I have DBA authority to a sybase database on Windows.

I have a another user that I don't know the password for.

I regularly use an application that does know the password, and it uses the password to automatically login to the application. However, I can't find a way to find that password anywhere in the application or its dlls/files/registry/etc.

I obviously don't want to just change the password of the user, as the password in the application can't be updated (that i know of).

I want to be able to login to the database as this user.

Are there any logging settings for the database server that will log the password in plaintext? Or any other methods I can use to obtain the password (maybe via login_procedure)? I'd also be okay with just obtaining the hash for the password(+salt).

  • How is this related to software development, i.e. issues you are having with code? – Robert Harvey Jan 13 '14 at 20:47
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    "Are there any logging settings for the database server that will log the password in plaintext?" -- If there are, I wouldn't want to be a user on that server. Storing passwords in plaintext is generally a bad idea. (I won't say "always," because there's an exception to most rules... but yeah, pretty much always.) – Brian S Jan 13 '14 at 20:58
  • @RobertHarvey, good question, I've been attempting to find the database using misc SQL queries and procedures as well as debugging from via Visual Studio and Process Monitor. Also, once found, I'll be using this password within my own application in order to access the database. So, while I've been attempting to solve my problem with code myself, I do understand if you need to close this question as Off Topic. – David Murdoch Jan 13 '14 at 21:18
  • @BrianS, I agree. Unfortunately I'm in one of those situations where getting the password in plaintext is desperately needed. – David Murdoch Jan 13 '14 at 21:20

There is no SAP Sybase supported way to get the password in plaintext. You can view the hashed password by querying master..syslogins.passwords column.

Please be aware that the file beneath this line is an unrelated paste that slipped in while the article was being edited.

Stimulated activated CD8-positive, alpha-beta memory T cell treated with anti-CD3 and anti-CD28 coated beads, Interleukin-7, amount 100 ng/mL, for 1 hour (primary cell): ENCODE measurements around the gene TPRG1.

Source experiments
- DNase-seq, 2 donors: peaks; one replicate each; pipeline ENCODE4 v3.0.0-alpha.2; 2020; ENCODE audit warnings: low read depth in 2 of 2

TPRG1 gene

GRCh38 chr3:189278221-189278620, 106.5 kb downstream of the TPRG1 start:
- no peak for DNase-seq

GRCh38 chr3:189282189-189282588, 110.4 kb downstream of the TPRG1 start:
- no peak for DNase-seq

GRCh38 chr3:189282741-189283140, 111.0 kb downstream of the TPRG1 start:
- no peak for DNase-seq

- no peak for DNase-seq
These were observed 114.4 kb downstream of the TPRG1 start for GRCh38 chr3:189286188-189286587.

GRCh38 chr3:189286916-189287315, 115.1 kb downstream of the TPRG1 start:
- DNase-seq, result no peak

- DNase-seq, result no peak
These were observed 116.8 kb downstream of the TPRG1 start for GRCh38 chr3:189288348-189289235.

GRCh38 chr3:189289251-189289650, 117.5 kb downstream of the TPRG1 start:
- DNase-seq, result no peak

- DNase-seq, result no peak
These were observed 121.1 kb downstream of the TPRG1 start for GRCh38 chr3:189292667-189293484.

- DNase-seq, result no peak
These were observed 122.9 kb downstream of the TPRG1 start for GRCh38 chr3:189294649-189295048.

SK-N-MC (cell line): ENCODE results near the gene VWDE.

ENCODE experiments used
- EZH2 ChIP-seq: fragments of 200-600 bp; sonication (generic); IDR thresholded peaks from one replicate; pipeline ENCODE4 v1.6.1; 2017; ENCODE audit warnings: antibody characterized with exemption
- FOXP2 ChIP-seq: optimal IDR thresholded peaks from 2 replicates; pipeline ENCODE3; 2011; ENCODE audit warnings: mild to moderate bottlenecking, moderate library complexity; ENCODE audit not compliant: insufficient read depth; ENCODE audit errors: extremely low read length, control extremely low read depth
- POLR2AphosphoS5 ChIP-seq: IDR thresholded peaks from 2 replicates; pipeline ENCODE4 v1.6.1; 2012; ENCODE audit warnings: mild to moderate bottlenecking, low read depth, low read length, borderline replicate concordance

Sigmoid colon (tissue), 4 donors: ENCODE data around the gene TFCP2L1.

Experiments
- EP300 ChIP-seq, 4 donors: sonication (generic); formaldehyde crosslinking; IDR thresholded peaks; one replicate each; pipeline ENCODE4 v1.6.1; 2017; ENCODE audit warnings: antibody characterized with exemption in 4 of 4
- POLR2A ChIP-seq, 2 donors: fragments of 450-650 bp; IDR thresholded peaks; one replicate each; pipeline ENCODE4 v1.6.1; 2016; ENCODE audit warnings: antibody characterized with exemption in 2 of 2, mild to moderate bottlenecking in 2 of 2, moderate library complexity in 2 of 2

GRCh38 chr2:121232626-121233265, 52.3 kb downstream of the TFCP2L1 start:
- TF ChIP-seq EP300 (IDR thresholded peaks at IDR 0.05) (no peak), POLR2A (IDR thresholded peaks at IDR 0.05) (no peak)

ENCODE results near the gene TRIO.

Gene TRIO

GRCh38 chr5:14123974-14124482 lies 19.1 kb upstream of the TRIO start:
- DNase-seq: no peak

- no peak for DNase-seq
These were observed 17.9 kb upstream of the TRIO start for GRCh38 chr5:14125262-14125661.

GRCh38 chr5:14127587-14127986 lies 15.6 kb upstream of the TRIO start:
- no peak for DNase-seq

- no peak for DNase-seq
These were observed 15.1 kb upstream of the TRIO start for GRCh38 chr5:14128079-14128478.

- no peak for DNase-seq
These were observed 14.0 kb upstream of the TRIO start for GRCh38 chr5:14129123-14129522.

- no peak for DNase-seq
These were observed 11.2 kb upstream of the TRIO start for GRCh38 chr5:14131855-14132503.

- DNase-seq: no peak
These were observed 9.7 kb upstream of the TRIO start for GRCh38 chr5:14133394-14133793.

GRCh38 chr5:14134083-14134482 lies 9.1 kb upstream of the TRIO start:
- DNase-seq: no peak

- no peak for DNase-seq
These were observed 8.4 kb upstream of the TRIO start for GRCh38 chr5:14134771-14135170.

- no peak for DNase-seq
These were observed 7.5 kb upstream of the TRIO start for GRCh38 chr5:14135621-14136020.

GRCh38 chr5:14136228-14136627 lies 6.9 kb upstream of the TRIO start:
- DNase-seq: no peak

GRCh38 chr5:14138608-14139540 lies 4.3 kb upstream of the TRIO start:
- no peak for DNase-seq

A possible workaround would be to create a new user, and alias them to user in question inside the database.

sp_addalias is the command you would use to do something like that.

You can view the hashed password

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  • I'm sure there is a way; I have a hard time believing sybase databases and servers are impenetrable. I could probably take a long time and figure out how to set up a fake sybase server, which should allow me to obtain the Connection String...but I don't know where to start in order to do this. – David Murdoch Jan 14 '14 at 14:57
  • I'd also be okay with the password hash, btw. – David Murdoch Jan 14 '14 at 15:28
  • Select password from syslogins returns NULL for all users. – David Murdoch Jan 14 '14 at 17:30
  • Found it with SELECT password from sys.sysuser. Thanks. – David Murdoch Jan 14 '14 at 17:37
  • Oh, you are using SQLAnywhere? My answer is for Sybase ASE, sorry about that. – Michael Gardner Jan 14 '14 at 19:45

You can't get the plaintext password as it's not logged anywhere and we don't store it. What's stored in the ISYSUSER system table is the SHA-256 hash of the password, and so it is not possible to get the password from it. (And it's not the hash of just the password - it includes a random salt.)

However, if you have DBA authority, you can do anything in the database anyway. If you need to be connected as that particular user, you can connect as the user with DBA authority and then use the SETUSER statement.